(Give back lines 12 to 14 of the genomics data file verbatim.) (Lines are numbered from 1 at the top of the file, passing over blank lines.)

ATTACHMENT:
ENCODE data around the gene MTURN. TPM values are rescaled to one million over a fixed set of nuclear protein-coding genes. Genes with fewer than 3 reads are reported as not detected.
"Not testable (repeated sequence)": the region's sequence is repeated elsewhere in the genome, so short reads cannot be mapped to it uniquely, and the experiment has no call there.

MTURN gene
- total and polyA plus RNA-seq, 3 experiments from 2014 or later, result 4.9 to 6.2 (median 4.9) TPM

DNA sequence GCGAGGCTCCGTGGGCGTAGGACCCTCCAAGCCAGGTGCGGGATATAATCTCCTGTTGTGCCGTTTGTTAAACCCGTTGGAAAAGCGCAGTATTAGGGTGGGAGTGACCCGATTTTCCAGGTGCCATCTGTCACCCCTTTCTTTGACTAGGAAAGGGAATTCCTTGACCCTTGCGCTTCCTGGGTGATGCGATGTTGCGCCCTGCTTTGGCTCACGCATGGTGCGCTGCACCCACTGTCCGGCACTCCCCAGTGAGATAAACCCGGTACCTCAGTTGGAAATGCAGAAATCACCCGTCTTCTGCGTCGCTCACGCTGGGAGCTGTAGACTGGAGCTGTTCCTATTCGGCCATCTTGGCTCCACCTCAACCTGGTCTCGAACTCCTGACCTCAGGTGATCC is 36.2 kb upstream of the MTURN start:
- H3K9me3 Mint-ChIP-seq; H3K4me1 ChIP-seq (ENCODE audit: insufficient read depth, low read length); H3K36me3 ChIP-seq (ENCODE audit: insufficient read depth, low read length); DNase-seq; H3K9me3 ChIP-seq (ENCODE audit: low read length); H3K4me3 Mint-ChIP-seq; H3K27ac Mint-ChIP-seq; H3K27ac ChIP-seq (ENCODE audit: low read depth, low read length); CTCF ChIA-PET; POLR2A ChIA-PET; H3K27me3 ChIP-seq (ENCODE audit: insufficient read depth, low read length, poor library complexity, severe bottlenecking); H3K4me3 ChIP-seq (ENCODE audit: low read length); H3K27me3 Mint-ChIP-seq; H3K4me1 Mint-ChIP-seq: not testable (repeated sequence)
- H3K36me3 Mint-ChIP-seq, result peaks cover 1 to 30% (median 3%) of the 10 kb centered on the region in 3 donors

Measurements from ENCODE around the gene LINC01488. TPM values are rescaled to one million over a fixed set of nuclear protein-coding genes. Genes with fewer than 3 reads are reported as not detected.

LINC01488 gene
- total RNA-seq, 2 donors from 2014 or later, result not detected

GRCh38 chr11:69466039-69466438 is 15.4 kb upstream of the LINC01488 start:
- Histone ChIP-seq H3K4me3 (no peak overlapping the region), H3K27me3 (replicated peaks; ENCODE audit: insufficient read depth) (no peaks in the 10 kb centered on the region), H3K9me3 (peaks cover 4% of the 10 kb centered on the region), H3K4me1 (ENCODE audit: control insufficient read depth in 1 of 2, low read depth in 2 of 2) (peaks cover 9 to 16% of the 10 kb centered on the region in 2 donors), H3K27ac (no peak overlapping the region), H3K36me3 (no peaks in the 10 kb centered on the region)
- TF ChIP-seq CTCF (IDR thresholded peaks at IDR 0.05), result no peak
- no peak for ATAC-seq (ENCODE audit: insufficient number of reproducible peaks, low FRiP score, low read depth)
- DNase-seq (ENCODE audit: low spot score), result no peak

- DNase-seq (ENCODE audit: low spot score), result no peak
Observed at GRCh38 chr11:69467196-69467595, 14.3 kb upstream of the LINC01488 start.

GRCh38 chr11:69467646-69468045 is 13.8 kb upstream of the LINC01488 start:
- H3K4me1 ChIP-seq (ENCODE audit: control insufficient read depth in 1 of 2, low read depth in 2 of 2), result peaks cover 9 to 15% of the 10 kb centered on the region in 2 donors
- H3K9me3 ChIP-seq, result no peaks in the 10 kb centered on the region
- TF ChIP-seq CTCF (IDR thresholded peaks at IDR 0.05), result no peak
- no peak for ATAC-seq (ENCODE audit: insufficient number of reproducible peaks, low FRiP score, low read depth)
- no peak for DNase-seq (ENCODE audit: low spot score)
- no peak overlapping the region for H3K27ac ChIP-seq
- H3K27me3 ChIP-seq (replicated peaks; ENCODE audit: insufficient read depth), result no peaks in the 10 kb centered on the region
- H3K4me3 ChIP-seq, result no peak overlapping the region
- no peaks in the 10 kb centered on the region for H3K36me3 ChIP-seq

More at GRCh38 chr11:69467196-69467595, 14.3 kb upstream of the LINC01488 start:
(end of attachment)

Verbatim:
- Histone ChIP-seq H3K4me3 (no peak overlapping the region), H3K27me3 (replicated peaks; ENCODE audit: insufficient read depth) (no peaks in the 10 kb centered on the region), H3K9me3 (peaks cover 4% of the 10 kb centered on the region), H3K4me1 (ENCODE audit: control insufficient read depth in 1 of 2, low read depth in 2 of 2) (peaks cover 9 to 16% of the 10 kb centered on the region in 2 donors), H3K27ac (no peak overlapping the region), H3K36me3 (no peaks in the 10 kb centered on the region)
- TF ChIP-seq CTCF (IDR thresholded peaks at IDR 0.05), result no peak
- no peak for ATAC-seq (ENCODE audit: insufficient number of reproducible peaks, low FRiP score, low read depth)